We are currently living through a very trying and politically charged time right now so I am curious to know how your own music is reflecting this time period? If you don’t think it is, why is that? Would you say that other musicians are making music that has been influenced by this climate?
There is a big trend in music writing about people coming together. I think it’s hard in this day and age to write politically charged music well, that really digs past easily digestible themes. No one wants to step on any toes. It’s so easy for lyrics to get misconstrued and taken out of context. For me, this means trying to be more creative with metaphors and imagery in an attempt to subtly get across my opinions. I think there is a building sense of anxiety in the collective conscious, which I think can be in part attributed to the generally negative and hostile climate in America these days. Music therefore has gone both ways–further away from being political and instead used as an escape, (which I don’t think is a bad thing) and directly confrontational. Most music listeners are so busy with their day to day that they want music that will help them unwind, that they don’t have to work hard to decipher. Hip Hop music is rightfully so the most political genre right now.
Artists like Kendrick Lamar, Aesop Rock, these are just two examples of writers who really cut to the core in painting a sonic picture of this time period. Father John Misty I think is probably one of the most successful political musicians right now. His songs really capture some of the more negative aspects of our culture, and also provide a light level of optimism and hope. He’s also an incredible performer. One amazing thing about this future of music is that so many more people have the ability to create and release music, which naturally has led to a wide variety of new topics in music, with ranging levels of politicization.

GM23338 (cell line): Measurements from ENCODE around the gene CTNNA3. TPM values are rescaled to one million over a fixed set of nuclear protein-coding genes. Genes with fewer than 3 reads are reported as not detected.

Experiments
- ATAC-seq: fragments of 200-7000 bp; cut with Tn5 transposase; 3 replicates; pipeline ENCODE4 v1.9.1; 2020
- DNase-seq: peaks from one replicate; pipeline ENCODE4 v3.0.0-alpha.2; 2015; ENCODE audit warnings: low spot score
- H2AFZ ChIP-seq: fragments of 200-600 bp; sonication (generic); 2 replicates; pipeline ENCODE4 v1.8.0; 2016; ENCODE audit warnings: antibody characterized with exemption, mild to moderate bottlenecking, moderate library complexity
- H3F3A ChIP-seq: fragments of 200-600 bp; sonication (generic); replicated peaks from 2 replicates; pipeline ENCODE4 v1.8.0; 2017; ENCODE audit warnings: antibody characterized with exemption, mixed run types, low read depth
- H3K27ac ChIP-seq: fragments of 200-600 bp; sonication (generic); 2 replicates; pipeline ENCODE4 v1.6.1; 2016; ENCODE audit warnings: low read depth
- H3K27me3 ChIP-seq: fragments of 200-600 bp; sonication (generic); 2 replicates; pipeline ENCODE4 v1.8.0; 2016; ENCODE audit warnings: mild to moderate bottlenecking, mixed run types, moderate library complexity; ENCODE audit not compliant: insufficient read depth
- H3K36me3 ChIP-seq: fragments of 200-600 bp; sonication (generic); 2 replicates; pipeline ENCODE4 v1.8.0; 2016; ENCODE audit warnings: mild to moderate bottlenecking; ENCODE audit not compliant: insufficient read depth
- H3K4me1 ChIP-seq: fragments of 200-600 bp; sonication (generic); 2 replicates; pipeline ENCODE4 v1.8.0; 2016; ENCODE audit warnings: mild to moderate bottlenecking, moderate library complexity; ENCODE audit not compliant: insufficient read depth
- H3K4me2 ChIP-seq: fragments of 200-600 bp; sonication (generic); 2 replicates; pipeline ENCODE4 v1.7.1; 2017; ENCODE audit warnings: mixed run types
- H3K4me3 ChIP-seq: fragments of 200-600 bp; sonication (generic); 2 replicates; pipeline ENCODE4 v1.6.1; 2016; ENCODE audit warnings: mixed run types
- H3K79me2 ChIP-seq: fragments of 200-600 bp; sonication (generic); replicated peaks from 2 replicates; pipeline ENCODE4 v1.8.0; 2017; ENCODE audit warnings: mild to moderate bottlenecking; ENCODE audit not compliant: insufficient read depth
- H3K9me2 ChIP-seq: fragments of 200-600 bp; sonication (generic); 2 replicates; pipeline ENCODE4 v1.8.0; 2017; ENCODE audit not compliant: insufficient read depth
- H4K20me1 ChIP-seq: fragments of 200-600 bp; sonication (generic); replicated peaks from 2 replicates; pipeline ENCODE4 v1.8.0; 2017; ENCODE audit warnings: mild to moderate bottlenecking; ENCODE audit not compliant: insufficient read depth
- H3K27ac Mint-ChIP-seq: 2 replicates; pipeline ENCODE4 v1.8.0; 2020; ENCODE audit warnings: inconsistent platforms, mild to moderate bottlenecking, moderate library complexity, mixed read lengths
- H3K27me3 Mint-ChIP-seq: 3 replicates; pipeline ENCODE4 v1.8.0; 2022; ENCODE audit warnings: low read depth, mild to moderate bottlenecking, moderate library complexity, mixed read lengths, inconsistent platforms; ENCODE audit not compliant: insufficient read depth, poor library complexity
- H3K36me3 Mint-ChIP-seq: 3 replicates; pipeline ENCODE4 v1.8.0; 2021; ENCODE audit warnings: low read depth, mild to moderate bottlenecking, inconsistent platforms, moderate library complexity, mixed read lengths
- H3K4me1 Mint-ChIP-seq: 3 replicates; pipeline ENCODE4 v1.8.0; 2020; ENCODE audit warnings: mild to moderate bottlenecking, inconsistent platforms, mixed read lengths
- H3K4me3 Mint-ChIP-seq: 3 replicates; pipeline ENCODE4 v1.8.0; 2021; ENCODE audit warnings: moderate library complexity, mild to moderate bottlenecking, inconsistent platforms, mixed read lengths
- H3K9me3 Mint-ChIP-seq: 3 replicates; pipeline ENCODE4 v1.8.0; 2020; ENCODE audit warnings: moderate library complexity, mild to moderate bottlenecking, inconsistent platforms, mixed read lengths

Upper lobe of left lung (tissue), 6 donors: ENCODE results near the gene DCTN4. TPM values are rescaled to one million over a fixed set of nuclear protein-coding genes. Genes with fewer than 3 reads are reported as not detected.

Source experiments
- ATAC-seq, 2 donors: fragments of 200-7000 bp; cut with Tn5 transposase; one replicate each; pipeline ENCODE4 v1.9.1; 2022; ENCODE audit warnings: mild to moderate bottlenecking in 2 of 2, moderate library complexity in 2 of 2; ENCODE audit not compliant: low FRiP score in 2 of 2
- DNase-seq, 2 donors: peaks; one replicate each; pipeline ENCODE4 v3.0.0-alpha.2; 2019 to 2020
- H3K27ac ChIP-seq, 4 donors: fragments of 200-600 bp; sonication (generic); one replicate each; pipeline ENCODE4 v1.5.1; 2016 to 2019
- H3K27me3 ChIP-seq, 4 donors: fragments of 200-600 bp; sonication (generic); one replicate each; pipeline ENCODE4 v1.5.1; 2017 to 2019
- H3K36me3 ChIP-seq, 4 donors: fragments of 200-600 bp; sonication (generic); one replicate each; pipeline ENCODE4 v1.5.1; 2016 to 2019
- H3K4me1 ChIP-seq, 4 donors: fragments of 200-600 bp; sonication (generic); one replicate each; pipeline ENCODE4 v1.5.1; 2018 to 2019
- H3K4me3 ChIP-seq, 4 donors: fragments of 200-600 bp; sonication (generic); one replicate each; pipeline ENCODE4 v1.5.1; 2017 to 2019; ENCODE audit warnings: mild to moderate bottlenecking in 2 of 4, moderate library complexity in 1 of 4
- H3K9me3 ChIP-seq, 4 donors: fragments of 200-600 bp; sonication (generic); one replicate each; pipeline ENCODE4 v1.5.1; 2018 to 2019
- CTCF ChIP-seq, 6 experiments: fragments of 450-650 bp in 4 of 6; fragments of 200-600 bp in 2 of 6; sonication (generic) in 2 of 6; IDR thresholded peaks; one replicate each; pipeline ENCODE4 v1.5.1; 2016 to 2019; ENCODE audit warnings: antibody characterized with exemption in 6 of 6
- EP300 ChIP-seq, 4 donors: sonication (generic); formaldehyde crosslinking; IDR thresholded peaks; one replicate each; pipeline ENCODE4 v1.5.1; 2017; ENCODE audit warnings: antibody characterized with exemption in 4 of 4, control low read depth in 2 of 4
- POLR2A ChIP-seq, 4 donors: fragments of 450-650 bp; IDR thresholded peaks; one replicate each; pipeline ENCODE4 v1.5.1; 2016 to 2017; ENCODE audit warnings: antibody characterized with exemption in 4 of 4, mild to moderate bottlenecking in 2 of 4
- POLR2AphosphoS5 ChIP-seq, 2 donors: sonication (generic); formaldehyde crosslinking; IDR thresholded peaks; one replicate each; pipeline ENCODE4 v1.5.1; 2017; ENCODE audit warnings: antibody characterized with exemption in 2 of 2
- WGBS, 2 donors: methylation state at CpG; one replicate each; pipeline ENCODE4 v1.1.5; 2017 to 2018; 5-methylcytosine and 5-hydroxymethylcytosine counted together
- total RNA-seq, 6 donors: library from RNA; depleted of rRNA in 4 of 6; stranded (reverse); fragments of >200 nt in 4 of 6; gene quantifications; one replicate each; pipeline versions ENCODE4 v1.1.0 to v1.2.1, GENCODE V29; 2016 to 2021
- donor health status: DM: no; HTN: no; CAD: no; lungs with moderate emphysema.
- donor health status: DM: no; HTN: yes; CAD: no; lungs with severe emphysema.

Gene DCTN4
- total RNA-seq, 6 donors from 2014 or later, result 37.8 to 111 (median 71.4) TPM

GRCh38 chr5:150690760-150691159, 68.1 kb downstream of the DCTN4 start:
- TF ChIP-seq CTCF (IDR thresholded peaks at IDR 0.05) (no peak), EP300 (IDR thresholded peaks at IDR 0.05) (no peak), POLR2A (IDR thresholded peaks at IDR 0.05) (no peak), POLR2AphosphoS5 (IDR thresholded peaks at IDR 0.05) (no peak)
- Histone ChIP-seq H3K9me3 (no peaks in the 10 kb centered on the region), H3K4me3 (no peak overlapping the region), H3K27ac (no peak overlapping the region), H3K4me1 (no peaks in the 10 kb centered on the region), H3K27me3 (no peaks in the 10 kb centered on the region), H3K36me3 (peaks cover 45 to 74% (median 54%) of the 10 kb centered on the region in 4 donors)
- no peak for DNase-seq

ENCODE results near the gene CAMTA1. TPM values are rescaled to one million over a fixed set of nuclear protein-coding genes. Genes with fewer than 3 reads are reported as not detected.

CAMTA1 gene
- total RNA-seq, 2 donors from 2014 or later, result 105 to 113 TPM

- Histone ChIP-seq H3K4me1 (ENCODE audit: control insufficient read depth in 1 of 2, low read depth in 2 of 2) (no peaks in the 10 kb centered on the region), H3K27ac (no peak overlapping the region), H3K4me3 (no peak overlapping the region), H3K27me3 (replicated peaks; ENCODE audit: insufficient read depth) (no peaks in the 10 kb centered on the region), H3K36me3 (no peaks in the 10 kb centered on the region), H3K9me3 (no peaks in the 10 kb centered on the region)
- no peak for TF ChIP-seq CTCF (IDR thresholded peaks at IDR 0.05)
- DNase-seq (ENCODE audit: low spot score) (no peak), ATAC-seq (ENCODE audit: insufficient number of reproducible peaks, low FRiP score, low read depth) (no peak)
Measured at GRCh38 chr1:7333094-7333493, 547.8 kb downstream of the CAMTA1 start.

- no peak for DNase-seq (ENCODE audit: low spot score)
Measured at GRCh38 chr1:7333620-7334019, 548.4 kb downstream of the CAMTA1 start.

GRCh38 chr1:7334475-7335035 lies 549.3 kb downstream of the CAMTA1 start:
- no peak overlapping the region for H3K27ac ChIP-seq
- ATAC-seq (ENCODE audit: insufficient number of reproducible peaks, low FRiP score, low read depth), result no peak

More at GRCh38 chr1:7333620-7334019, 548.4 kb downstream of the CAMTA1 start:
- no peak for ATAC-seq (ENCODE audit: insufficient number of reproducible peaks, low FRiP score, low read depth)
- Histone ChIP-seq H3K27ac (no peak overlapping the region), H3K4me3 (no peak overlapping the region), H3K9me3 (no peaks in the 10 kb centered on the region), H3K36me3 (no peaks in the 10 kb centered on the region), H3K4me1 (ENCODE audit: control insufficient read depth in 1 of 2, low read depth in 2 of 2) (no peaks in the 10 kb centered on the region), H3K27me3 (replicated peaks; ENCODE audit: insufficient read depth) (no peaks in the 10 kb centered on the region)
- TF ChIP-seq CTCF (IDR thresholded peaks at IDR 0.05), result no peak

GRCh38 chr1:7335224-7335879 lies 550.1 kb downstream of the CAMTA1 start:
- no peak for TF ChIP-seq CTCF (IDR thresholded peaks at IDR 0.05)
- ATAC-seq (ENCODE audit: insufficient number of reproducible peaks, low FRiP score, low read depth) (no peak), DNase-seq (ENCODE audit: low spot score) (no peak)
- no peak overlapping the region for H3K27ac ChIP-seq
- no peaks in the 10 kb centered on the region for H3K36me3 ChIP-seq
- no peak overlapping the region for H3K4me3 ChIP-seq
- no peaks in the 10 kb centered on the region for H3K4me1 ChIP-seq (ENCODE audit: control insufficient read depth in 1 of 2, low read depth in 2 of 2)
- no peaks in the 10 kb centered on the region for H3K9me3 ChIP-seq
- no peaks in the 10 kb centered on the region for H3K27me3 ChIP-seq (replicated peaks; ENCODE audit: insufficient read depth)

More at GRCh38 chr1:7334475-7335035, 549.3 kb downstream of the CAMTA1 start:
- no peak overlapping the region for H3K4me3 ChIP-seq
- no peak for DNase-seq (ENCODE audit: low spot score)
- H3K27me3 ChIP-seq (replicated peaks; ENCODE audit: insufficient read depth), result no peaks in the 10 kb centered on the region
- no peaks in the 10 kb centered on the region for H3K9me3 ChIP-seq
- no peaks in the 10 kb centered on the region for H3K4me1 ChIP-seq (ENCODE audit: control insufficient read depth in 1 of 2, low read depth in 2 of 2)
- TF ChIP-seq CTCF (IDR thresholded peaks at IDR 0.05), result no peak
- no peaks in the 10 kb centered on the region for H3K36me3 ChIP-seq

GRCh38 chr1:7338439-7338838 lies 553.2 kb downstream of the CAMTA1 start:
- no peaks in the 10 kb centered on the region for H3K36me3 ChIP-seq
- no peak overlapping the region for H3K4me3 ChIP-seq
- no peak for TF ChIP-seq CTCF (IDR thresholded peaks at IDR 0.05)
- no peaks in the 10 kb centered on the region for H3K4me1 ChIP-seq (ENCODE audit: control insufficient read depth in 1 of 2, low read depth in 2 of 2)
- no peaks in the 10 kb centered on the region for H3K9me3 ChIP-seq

Who are some of your favorite artists or rather, what musicians have continued to inspire you and your music? Who would you absolutely still love to work with in the future?
So many musicians inspire me; its cliché, but John Mayer has been my day one, and outside his foray into acoustic folk I’m still jamming his new material. My style of music has changed dramatically since 2009, when I was mostly listening to artists like Iron & Wine, Ryan Adams, Coldplay, Jeff Buckley, John Mayer, Nick Drake, Elliot Smith, you know, that sort of sad acoustic vibe. Still big into Jazz even though I don’t play kit in a big band anymore. I’m still working through my favorite Pianist’s discography, Keith Jarret. From 2009 onward I started really getting into more electronic, experimental, and even classic artists like James Blake, Talking Heads, Toro Y Moi, Brian Eno, Aphex Twin. Right now one of my favorites is Ryuchi Sakamoto, an ambient electronic producer and huge film composer right now (he did the Revenant). I’d DIE to work with Sakamoto, obviously getting John Mayer or Chris Martin (Coldplay) on a beat would be insane, and I haven’t mentioned Pharrell yet, but getting in the studio with him would be unreal. There’s so many more musicians out there I’d kill to work with.
If you were going to be stranded on a deserted island forever, what musical item would you take with you?
Well if you don’t count the amplifier, I’d bring my Nord Stage Ex. Keyboard and synths, all in one.
At the end of the day, what do you hope your fans take away from your music?
I hope they take away a sense of connectedness, comfort; knowing that someone else feels a similar way. Also, I just want them to experience some great vibes from something they haven’t heard before.
Where can our readers connect with you?
Instagram (moodsmith_), my website (www.moodsmith.be) or via email firstname.lastname@example.org are the best places to connect with me.
(All photography provided by Moodsmith)